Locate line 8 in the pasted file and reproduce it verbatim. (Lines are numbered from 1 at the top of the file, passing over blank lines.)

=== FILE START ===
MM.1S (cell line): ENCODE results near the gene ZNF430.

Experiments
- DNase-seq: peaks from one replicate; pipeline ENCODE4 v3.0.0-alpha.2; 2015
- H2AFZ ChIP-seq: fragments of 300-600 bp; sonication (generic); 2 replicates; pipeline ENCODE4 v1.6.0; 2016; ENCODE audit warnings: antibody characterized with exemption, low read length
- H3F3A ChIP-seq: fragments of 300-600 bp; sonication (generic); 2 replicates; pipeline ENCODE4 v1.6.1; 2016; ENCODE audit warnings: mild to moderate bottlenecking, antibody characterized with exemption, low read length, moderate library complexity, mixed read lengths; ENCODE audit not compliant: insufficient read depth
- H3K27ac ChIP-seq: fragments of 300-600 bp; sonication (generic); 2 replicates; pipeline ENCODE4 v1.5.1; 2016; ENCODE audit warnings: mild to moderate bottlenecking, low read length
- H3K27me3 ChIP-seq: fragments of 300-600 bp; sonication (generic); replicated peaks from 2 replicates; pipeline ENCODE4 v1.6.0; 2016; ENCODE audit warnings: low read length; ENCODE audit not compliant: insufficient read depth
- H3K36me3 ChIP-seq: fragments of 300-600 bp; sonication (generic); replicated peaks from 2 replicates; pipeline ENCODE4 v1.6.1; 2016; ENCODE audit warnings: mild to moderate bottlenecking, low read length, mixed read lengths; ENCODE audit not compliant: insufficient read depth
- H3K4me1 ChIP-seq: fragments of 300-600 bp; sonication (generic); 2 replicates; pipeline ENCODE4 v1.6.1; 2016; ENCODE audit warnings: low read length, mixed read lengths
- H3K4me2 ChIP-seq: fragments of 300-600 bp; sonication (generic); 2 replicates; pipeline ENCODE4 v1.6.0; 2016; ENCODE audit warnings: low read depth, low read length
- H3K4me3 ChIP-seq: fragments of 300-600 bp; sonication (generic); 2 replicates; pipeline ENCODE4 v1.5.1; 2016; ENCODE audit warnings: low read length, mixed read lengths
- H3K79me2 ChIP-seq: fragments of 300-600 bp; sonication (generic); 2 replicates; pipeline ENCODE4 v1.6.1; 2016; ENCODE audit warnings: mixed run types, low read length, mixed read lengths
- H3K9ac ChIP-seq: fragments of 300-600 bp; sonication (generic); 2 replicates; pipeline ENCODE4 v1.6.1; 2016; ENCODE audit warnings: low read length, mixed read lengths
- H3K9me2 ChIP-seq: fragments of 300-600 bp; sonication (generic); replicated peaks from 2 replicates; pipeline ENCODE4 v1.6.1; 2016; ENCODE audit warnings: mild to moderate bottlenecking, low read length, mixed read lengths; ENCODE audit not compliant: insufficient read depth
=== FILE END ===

- H3K36me3 ChIP-seq: fragments of 300-600 bp; sonication (generic); replicated peaks from 2 replicates; pipeline ENCODE4 v1.6.1; 2016; ENCODE audit warnings: mild to moderate bottlenecking, low read length, mixed read lengths; ENCODE audit not compliant: insufficient read depth